By David Villano
By Jose D. Duran
By Michael E. Miller
By Allie Conti
By Kyle Swenson
By Luther Campbell
By Frank Owen
By Allie Conti
It is a creepy feeling, knowing these masked men have cased you for weeks, studying your every move. Leon Rozio had crossed paths with their kind before — highly organized South American theft gangs that employ sophisticated surveillance and commando-style assault tactics.
Rozio, age 64, is one of a dying breed of independent jewel dealers, and part of his work involves ferrying tiny amounts of precious gems. A typical load easily runs into the six figures. This time South American jewel thieves had followed him from Miami, along the toll roads and through the SunPass lanes, all the way to the parking lot of St. Moritz Jewelers in Boca Raton. If he'd known they were behind him, he could have headed straight for the nearest police station, praying for green lights and no traffic. But he hadn't an inkling.
On this day, May 7, the owner of H&L Wholesale was transporting on the floorboard of his Ford Explorer a $100,000 bag of jewels. That's about three times what he takes home in a year. For independent, self-employed traveling salesmen such as Rozio, this is how it's done — with his head on a swivel and his eyes on the rearview mirror. Rozio can't afford security guards; he can't even afford to insure the cargo he takes from jewelry store to jewelry store while hawking colored stones and diamonds for a slim return. He worries about the risks. But what can he do?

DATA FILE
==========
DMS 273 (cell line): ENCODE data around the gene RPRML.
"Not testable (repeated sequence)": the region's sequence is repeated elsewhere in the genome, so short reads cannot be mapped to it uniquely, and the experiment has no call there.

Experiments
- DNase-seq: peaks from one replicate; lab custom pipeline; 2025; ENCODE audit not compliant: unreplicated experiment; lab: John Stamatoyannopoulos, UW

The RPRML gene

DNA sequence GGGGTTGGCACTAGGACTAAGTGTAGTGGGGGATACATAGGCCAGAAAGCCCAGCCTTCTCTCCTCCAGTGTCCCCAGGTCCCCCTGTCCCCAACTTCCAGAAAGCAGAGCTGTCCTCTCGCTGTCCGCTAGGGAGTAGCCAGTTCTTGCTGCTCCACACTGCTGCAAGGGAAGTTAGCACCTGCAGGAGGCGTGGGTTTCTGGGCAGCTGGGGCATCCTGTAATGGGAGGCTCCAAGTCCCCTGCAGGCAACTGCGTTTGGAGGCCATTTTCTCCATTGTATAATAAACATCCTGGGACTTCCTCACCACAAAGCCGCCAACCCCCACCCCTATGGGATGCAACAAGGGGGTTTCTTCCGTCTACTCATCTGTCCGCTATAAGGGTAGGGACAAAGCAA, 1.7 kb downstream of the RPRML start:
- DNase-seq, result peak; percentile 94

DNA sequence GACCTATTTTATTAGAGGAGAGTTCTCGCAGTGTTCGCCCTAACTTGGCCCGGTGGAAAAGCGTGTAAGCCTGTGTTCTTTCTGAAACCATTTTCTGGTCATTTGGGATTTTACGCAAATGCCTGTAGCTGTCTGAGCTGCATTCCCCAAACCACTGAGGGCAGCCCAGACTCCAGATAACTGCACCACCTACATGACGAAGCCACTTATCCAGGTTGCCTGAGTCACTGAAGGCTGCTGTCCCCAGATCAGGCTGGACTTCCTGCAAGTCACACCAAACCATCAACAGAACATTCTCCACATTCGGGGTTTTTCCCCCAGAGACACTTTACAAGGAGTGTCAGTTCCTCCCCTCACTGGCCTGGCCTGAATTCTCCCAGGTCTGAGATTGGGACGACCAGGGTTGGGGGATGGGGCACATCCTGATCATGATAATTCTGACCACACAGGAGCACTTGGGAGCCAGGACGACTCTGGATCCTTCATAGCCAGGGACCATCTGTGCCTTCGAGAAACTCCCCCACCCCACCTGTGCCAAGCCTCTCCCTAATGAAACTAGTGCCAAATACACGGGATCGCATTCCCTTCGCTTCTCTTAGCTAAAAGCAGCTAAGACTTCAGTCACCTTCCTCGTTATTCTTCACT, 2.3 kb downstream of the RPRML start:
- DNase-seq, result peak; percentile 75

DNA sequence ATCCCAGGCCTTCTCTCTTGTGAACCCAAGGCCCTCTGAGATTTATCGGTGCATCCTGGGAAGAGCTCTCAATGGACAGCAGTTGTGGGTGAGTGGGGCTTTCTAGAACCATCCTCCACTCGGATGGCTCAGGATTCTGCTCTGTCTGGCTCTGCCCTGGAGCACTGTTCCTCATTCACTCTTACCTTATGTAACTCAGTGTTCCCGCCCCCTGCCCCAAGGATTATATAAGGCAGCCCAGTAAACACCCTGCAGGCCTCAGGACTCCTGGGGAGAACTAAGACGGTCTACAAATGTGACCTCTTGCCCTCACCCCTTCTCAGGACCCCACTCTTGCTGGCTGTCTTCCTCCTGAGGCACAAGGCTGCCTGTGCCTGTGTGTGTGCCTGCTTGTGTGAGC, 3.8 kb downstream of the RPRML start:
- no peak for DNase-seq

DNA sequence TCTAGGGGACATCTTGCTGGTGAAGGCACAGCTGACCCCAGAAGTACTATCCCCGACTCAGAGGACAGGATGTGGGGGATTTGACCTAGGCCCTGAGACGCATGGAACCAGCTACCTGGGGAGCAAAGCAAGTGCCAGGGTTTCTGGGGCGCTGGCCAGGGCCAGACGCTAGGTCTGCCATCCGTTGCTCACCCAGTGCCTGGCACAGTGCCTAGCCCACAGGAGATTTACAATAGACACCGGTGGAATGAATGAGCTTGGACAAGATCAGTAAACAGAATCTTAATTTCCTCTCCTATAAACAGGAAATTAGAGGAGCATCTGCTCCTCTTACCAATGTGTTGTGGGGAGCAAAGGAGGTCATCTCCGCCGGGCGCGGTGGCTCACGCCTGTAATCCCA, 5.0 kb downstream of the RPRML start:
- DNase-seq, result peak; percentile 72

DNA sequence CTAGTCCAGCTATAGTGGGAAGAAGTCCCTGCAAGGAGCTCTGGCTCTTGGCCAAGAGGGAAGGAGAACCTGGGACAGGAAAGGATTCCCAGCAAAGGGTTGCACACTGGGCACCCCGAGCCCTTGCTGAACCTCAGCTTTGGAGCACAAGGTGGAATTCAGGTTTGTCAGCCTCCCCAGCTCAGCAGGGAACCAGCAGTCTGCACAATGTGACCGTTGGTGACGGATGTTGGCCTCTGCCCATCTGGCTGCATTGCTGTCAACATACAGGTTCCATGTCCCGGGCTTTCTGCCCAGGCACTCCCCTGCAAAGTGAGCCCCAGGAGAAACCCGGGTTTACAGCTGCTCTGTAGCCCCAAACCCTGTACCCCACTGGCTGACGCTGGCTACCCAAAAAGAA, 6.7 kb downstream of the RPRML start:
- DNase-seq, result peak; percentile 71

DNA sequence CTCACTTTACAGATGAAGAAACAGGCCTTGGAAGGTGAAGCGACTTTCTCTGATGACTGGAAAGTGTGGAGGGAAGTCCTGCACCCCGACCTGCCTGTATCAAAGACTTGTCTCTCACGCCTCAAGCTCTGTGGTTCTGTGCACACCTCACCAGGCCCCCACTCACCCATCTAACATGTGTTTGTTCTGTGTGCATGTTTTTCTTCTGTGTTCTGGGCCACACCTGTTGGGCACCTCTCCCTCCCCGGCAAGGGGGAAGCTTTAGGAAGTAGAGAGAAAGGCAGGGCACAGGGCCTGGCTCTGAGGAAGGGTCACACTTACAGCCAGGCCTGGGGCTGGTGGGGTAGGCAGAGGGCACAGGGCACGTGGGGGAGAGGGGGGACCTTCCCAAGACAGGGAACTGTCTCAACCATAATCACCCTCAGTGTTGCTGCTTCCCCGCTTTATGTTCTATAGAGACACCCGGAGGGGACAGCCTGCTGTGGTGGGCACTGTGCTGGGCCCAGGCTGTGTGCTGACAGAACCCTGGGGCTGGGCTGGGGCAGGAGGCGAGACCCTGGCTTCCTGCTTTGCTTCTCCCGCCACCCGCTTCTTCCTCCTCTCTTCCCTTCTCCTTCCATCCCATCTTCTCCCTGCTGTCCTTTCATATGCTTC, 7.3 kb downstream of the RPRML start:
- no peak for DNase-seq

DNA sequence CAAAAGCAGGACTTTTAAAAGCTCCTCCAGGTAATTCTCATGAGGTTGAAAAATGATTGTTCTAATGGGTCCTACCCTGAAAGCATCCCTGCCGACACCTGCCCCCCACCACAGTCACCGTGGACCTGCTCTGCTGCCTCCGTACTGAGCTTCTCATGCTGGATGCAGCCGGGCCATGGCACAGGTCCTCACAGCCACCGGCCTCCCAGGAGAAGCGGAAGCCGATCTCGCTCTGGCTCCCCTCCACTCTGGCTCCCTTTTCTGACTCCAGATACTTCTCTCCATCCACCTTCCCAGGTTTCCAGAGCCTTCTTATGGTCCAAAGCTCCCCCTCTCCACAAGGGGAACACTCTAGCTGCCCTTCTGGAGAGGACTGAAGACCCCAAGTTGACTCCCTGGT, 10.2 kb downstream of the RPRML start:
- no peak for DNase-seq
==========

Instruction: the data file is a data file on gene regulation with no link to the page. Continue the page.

It turns out, more than anyone ever expected.
Rozio must have dropped his guard for a moment, because he didn't notice the Saturn SUV pull up behind him. He didn't see the four masked men filing out of the vehicle, lining themselves up on either side of his truck. Everything happened so quickly he didn't see the blunt instruments that shattered the rear passenger window or whatever they used to bust the front side windows that imploded into his lap. He did see the man wearing a black T-shirt wrapped around his face like a Palestinian kidnapper lunge through the window and grab the duffel bag on the floor.
That's when Rozio reacted. He gripped the thief's shirt and held on tightly. The masked man pulled Rozio across the seat as the thief yanked his own body and the bag of jewels out the passenger window. Rozio hung on and wouldn't let go even as shards of glass gouged his hands. The crook finally wrenched himself from Rozio's grasp and hopped into the waiting Saturn.